I really liked this paper, and am curious what other people think before I base a grant application around applying Stan to this problem in a machine-learning context.

- Gneiting, T., Balabdaoui, F., & Raftery, A. E. (2007). Probabilistic forecasts, calibration and sharpness.
*Journal of the Royal Statistical Society: Series B (Statistical Methodology)*, 69(2), 243–268.

Gneiting et al. define what I think is a pretty standard notion of *calibration* for Bayesian models based on coverage, but I’m not 100% sure if there are alternative sensible definitions.

They also define a notion of *sharpness*, which for continuous predictions is essentialy narrow posterior intervals, hence the name.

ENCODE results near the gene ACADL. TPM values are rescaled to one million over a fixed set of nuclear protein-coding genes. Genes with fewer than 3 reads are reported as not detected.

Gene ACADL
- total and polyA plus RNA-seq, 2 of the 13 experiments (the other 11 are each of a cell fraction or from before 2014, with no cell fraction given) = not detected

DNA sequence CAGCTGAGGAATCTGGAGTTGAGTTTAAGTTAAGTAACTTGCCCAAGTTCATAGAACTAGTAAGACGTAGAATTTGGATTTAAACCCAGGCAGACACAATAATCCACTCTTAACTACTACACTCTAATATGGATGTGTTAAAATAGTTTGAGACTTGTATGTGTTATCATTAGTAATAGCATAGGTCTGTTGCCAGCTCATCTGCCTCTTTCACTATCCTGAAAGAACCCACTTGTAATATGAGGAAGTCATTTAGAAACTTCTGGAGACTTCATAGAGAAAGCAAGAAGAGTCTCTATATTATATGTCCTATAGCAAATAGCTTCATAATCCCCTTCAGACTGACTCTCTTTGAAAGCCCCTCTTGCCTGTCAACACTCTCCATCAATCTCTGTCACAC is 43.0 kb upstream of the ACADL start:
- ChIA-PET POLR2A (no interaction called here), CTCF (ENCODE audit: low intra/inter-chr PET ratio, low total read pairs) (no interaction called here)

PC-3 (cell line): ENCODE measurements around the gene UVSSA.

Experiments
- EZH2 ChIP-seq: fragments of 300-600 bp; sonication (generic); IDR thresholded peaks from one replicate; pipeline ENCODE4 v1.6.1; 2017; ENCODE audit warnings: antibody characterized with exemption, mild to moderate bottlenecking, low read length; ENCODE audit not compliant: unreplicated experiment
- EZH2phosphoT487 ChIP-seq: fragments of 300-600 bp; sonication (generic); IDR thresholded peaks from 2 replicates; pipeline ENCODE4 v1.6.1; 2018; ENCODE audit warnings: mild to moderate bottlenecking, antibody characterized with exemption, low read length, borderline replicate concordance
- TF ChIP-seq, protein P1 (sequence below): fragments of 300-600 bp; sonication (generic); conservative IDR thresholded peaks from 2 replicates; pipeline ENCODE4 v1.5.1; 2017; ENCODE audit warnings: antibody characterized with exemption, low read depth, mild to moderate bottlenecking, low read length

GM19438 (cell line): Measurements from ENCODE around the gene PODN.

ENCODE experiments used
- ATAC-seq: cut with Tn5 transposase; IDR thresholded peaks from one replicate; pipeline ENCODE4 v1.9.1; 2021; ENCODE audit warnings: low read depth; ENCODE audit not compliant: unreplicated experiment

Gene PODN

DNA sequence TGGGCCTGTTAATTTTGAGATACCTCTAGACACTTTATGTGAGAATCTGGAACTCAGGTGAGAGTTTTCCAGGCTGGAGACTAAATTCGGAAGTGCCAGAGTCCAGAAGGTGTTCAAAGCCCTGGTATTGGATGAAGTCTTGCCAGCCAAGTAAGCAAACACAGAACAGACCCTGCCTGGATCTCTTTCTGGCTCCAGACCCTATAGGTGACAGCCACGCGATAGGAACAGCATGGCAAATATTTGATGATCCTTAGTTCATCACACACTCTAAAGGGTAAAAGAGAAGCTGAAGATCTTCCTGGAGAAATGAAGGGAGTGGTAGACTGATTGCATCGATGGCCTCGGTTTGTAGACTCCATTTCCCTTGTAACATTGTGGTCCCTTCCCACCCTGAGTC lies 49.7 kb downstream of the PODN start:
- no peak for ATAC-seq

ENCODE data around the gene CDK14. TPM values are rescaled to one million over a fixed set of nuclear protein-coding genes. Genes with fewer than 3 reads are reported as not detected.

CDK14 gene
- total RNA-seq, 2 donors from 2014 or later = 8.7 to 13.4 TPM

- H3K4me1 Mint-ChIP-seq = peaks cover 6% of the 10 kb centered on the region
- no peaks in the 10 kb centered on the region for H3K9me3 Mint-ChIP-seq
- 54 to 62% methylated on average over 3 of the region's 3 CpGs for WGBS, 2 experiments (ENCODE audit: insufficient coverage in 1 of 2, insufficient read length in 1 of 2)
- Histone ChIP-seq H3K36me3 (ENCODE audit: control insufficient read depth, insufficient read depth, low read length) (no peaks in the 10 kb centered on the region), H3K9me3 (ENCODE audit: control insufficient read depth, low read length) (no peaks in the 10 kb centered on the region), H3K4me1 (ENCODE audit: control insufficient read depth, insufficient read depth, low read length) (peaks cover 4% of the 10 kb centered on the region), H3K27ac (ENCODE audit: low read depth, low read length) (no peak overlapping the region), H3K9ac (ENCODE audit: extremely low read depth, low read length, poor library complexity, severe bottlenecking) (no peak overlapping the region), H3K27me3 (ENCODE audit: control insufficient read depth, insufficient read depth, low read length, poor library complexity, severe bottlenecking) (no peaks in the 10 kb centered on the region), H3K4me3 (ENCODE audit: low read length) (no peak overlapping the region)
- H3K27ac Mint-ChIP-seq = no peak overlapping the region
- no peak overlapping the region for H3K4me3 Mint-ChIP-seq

By way of analogy to point estimators, calibration is like unbiasedness and sharpness is like precision (i.e., inverse variance).

I seem to recall that Andrew told me that calibration is a frequentist notion, whereas a true Bayesian would just believe their priors. I’m not so worried about those labels here as about the methodological ramifications of taking the ideas of calibration and sharpness seriously.